Okay. I bring it up because I think today's transaction was priced somewhere between $6,000 and $7,000 per flowing M [ph]. And with your Paleogene holding up how it has and Madden holding steady, it seems like you can get a lion's share of that from a gas sales standpoint, at least, from my estimate.

James C. Flores

And obviously, with the development in the Haynesville and so forth and perpetuality of the Madden, we think it's worth a lot more than that. But we were willing to sell it at market plus a premium, so it works out fine. Not that we're trying -- not that you and I are trying to price this deal right now, okay?

Ronald E. Mills - Johnson Rice & Company, L.L.C., Research Division

I'll write the check. Just as it relates to California, the production rate, seems like it will be holding steady there. If you glance into 2013 relative to that 38,000 to 39,000 barrels a day range, is the expectation there still for kind of flattish production or growing a little bit, or do you have any incremental growth plans in California for next year?

James C. Flores

We have it growing 5%. Well, 38,000 to 40,000 barrels a day.

Operator

Your next question comes from the line of Curtis Trimble with Global Hunter Securities.

Curtis Ryan Trimble - Global Hunter Securities, LLC, Research Division

I have a question. As you bring on the Gulf of Mexico acquired production, can you talk a little bit about changes in the expected operating expense profile?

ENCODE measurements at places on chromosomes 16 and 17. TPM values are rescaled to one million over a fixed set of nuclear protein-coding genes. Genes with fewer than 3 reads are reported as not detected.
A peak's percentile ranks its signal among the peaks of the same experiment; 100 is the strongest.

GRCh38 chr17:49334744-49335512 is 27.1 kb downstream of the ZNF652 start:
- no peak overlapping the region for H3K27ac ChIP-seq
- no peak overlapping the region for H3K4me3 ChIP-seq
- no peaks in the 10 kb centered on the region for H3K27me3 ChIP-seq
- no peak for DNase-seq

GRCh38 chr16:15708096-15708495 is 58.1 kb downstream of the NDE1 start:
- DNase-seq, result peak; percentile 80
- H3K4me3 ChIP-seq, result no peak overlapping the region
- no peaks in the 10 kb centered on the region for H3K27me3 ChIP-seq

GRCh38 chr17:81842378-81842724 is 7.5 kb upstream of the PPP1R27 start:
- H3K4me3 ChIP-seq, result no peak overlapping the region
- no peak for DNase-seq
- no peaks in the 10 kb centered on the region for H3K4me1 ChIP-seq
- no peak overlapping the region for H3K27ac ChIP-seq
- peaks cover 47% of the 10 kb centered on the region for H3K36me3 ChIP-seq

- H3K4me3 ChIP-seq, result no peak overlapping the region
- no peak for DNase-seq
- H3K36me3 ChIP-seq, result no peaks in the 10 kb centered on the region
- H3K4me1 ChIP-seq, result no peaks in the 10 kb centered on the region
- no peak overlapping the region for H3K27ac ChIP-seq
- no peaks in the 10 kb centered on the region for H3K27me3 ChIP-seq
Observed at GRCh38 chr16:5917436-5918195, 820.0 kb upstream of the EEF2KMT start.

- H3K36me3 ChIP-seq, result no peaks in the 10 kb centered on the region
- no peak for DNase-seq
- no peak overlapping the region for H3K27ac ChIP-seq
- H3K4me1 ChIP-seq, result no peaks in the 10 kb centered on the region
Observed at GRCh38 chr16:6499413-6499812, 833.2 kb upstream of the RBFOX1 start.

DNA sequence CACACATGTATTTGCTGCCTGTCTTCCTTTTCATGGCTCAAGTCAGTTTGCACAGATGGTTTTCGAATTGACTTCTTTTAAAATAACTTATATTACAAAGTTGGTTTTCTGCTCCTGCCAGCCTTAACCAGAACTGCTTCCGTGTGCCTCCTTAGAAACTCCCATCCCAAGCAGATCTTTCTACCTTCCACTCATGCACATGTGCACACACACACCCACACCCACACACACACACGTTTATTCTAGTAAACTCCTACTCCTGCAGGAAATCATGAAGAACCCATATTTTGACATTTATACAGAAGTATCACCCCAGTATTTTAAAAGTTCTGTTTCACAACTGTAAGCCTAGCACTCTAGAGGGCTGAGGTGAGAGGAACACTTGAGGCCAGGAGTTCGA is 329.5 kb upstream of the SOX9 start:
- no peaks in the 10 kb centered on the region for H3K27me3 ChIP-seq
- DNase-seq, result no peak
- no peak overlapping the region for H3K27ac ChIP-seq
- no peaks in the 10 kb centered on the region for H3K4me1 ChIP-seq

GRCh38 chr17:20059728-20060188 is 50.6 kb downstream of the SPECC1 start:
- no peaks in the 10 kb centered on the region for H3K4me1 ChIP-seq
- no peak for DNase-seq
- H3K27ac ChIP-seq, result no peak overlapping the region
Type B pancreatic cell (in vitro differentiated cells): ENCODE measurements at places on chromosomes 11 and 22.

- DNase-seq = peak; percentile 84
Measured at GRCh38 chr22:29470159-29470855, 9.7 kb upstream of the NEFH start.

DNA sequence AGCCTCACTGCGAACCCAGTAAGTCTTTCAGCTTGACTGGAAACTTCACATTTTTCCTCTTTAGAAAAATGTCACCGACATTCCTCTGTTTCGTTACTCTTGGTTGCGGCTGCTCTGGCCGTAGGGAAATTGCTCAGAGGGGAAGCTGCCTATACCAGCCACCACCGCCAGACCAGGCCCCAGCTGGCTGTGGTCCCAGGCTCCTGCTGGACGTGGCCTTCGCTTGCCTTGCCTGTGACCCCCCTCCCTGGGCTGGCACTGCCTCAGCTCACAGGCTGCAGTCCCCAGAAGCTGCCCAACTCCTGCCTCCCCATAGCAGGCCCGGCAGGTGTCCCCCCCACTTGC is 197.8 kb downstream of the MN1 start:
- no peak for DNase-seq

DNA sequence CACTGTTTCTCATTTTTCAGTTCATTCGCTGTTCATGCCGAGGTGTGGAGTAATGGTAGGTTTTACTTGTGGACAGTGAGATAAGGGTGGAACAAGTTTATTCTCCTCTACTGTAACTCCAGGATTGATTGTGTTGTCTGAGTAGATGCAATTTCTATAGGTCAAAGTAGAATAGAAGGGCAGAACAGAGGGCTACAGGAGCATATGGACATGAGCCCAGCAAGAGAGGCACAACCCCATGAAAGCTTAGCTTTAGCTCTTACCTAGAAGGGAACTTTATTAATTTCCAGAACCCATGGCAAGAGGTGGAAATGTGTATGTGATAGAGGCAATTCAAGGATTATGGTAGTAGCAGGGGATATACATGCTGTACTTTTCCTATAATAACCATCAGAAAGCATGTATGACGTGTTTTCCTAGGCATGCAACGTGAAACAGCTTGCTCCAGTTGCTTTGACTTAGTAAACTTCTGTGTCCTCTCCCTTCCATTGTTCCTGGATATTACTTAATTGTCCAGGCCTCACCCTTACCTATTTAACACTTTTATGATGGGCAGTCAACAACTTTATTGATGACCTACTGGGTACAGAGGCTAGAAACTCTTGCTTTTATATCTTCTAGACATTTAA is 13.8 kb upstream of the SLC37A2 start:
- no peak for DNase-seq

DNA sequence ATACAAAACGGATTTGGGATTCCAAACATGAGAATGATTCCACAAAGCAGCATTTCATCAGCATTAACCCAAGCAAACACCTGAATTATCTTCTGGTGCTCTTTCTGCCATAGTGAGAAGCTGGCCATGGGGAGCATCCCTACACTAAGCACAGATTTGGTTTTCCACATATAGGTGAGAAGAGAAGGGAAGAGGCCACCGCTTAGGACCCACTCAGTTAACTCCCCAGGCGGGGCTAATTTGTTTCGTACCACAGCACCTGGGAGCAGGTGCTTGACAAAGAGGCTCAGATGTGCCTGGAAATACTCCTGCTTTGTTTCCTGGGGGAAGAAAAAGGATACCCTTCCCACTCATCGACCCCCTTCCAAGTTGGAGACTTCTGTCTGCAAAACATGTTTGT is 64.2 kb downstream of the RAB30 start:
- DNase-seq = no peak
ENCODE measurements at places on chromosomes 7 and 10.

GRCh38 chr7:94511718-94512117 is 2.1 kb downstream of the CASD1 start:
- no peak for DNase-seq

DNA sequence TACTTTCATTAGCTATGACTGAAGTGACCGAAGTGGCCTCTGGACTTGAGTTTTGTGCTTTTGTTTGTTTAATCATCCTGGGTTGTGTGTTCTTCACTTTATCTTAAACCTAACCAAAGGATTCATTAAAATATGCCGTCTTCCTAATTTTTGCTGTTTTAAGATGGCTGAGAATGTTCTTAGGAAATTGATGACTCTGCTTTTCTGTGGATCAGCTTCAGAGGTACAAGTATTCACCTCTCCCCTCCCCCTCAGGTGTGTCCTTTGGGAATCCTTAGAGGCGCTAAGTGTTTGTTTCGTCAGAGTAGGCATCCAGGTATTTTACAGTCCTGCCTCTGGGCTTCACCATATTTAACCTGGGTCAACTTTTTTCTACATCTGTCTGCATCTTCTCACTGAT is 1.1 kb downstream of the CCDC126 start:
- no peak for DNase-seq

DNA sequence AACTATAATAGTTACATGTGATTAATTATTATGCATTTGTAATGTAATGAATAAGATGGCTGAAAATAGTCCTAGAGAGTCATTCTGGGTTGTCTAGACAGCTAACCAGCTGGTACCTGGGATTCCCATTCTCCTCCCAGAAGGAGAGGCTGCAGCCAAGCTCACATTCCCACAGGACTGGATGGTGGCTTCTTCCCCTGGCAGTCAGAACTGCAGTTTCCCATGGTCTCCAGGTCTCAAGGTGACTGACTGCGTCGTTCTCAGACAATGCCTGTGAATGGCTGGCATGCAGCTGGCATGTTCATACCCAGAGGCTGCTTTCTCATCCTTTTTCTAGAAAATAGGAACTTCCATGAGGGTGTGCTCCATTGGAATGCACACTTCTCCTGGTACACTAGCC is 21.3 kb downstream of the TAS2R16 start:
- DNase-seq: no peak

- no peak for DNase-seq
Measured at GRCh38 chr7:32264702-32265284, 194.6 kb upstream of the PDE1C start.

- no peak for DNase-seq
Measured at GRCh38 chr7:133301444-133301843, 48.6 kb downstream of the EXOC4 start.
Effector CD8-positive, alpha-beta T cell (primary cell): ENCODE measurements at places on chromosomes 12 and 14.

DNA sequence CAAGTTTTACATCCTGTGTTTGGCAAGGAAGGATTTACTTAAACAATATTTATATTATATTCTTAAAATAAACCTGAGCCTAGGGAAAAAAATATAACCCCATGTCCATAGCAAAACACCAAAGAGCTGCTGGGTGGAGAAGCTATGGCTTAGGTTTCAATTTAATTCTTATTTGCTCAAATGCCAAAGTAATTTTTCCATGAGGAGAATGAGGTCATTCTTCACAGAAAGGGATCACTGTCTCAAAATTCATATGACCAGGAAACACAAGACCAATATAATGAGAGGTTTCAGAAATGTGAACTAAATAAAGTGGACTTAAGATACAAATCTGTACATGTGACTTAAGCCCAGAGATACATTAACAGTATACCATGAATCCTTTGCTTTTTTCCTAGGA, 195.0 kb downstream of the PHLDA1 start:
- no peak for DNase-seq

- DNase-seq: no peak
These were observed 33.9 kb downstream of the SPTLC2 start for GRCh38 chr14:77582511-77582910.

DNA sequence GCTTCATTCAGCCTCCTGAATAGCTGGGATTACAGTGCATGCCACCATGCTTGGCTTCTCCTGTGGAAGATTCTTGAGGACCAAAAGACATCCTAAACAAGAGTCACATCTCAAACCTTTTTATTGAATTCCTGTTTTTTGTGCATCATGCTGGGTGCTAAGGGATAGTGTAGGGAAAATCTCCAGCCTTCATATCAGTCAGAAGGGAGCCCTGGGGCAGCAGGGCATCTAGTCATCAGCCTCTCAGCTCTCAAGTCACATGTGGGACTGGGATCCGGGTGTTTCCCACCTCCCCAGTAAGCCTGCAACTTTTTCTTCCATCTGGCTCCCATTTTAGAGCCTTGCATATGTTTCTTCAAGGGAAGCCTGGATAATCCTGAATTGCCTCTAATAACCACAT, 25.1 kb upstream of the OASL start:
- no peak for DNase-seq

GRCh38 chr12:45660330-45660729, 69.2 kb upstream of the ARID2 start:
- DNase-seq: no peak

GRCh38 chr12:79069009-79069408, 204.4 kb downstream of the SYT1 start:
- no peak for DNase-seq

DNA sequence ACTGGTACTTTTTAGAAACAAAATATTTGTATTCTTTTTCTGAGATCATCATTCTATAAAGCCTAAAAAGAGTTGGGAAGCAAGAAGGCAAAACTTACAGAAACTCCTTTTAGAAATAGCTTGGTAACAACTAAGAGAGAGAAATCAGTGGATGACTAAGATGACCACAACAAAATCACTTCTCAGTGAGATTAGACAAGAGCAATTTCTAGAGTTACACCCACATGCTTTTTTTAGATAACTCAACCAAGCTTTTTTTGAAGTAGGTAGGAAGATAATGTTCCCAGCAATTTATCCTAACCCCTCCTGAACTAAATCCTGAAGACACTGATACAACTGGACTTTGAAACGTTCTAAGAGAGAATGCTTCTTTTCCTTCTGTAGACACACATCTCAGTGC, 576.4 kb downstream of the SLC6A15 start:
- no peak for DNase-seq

James C. Flores

Yes, well, Curtis, it's a great question. The operating expense profile obviously go down because of the lower operating costs in the Gulf of Mexico versus, say, California and so forth. And the big thing about that is as we drive production volumes over time, we do everything on 5-year models here, and it will drive LOE costs down 50% in the next 5 years company-wide. And the big thing is like right now, the last 3 quarters, our margin, our gross margins have been somewhere around $35 a barrel where prices are today, which have been great. In the fourth quarter, we add the Gulf of Mexico production. Our gross margin jumps to $42 a barrel, and in '13, just at static prices, it's around $58 a barrel. So we're not only talking about reduction in LOE costs, you're talking about just the margin barrel. Our company gets tremendously more efficient and obviously becomes a big earnings generator next year because of our margin expansion in 2013.

Curtis Ryan Trimble - Global Hunter Securities, LLC, Research Division